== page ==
Learn about Defrost Timers


Defrost Timers

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All About Defrost Timers

About Defrost Timers

A defrost timer is a cycling device typically found in refrigerators and freezers. it times the frequency and duration that the defrost heater coils melt the ice that builds up around the evaporator coils. If ice is allowed to build up, air will not be able to freely flow past them - resulting in reduced efficiency and sometimes a drastic warming of the cooling unit. Most of the time, the defrost timer is in the cooling mode, allowing the compressor to activate when the thermostat signals it to. The remaining part of the cycle (usually less than 30 minutes)the timer is in defrost mode. In this mode, it signals the defrost heaters to melt the ice build up on the coils. This defrost action is limited by the defrost thermostat.

Defrost Timer

How to buy Defrost Timers
There are numerous websites out there that sell Defrost Timers. Pay close attention to the price and shipping charges. Many websites will charge a low price for Defrost Timers, but a high price for shipping. Also, try to buy Defrost Timers from the original equipment manufacturer (OEM), if possible. This will help ensure that they are within the proper specifications for your appliance.
Defrost Timer Troubleshooting and Repair Tips
How do you know if your defrost timer is bad? One symptom would be if your refrigerator is not cooling. Although there are many causes of this symptom, A stuck defrost timer can be one of them. The timer can get stuck in cooling (compressor activated) or defrost mode (defrost heaters activated) for usually two reasons. The timer motor can fail for one.The gears can also become locked up. No matter what the reason is or which mode the defrost timer gets stuck in, the refrigerator can stop cooling. When the refrigerator is stuck in defrost mode, the compressor no longer comes on to cool the unit. If the timer gets stuck in cooling mode, the evaporator coils never get a chance to defrost, causing ice build-up to the point where there is a complete blockage of airflow past the coils. The defrost timer can also cause the refrigerator to stop cooling due to failure of the internal switch which activates either the compressor or heater coils. How do you test the defrost timer? You can advance the timer manually into defrost mode by turning the external dial until the compressor shuts off. The defrost heaters should then warm up to melt any ice build up on the evaporator coils. This mode should last 30 - 40 minutes, after which the timer should automatically advance to cooling mode. If the refrigerator does not advance to cooling mode, the timer may be bad. If the timer does advance, it is probably good. The next step would be to inspect the evaporator coils for ice build up. If they are clogged with ice, suspect the defrost heaters or defrost thermostat. Remember to unplug the refrigerator when performing any work or troubleshooting that does not require power. More on defrost timer repair and troubleshooting: The motors in defrost timers are constantly running. They eventally will wear out. They are continually trying to overcome the physical resistance of the reduction gears and the main switch. When they start to go bad, they can have a more difficult time triggering the main switch. It is at this point when they often get stuck. Resultingly, the point in the cycle where the defrost timer gets stuck is just before the switch over to the next cycle. When this happens, manually advancing the timer just a little bit will place it in the next cycle. If you experience this in conjunction with a refrigerator that seems to be stuck in one mode or the other (cooling or defrost), suspect an intermittent timer. Also consider that the defrost timer cannot effectively do its job without a properly functioning defrost thermostat, heater, and sometimes thermistor. Finally, when doing any repair on a refrigerator, check the condenser coils for dust buildup and clean accordingly.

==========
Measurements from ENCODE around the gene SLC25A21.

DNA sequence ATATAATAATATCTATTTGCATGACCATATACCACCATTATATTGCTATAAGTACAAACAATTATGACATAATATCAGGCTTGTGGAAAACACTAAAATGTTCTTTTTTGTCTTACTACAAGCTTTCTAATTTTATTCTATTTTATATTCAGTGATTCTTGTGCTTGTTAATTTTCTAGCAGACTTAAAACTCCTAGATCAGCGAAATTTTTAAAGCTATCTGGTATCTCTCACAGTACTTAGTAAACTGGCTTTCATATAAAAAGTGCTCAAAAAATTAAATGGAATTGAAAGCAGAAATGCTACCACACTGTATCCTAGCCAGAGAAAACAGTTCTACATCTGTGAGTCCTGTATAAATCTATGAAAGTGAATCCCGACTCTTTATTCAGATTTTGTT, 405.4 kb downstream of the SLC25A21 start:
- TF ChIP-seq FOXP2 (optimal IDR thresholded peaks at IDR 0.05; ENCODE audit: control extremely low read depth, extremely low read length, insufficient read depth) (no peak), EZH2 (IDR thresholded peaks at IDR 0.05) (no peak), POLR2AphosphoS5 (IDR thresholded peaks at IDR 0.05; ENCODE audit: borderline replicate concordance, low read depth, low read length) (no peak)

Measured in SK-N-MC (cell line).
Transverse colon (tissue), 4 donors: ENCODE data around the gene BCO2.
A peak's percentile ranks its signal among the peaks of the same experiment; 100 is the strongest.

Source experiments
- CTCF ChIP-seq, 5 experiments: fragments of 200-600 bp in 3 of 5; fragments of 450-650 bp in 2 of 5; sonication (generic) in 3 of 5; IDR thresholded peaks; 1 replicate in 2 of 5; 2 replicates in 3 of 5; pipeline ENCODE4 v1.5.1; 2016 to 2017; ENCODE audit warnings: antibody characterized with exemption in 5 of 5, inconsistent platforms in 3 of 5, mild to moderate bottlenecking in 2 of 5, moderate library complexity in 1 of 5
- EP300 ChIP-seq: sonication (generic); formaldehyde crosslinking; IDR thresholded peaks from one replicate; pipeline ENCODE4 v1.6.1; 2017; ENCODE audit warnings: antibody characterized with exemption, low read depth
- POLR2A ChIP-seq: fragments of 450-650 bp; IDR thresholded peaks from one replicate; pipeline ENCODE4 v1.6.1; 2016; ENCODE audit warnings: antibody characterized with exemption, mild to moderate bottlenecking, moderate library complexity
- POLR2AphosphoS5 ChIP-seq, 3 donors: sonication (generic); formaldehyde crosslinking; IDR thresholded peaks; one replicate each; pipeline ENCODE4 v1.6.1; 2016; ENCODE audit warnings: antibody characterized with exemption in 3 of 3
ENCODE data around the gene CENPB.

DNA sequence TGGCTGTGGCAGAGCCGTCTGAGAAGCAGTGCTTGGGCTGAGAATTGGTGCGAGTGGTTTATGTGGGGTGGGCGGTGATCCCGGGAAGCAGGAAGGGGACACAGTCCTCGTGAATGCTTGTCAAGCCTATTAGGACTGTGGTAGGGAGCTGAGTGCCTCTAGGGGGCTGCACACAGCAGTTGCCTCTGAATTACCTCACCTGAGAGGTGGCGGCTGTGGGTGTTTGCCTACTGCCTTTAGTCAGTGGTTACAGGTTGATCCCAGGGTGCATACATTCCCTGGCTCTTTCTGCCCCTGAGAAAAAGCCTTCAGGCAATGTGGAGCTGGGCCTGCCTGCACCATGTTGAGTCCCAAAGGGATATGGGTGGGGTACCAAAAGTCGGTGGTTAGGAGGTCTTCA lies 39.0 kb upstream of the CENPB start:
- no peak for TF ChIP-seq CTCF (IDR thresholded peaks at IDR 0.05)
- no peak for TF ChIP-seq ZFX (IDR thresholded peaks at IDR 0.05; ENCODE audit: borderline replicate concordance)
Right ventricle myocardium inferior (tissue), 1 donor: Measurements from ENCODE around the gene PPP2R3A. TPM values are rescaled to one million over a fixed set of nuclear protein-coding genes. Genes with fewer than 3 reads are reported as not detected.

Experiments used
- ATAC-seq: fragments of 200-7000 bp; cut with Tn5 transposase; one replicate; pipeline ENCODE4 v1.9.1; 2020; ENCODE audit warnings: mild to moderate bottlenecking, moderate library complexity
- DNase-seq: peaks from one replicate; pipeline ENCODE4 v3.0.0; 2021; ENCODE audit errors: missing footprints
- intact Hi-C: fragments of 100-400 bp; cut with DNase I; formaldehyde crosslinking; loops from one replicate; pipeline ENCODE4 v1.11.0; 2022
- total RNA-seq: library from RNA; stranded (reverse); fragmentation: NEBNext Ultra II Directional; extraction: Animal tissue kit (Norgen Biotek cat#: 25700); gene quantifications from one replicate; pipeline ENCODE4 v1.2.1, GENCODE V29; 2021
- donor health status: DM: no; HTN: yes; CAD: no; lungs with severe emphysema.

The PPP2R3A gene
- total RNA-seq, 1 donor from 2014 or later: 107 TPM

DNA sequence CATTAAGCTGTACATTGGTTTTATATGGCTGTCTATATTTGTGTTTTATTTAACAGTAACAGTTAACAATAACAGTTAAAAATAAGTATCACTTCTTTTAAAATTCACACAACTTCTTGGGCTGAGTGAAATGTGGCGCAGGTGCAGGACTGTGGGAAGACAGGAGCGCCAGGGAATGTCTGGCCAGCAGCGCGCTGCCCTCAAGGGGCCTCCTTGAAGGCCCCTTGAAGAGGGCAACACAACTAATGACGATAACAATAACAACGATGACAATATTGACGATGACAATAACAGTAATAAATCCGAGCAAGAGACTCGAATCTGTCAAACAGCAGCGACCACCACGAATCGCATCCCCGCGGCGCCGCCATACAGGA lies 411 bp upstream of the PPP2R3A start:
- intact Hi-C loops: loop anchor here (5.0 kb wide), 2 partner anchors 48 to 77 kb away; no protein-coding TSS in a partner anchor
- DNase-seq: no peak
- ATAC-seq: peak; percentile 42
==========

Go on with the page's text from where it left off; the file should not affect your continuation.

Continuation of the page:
This blog applies to Whirlpool, Kenmore, Maytag, GE, General Electric, or Friidaire defrost timers. 




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Although we offer general repair information, we recommend that a professional is hired to perform any actual repairs.

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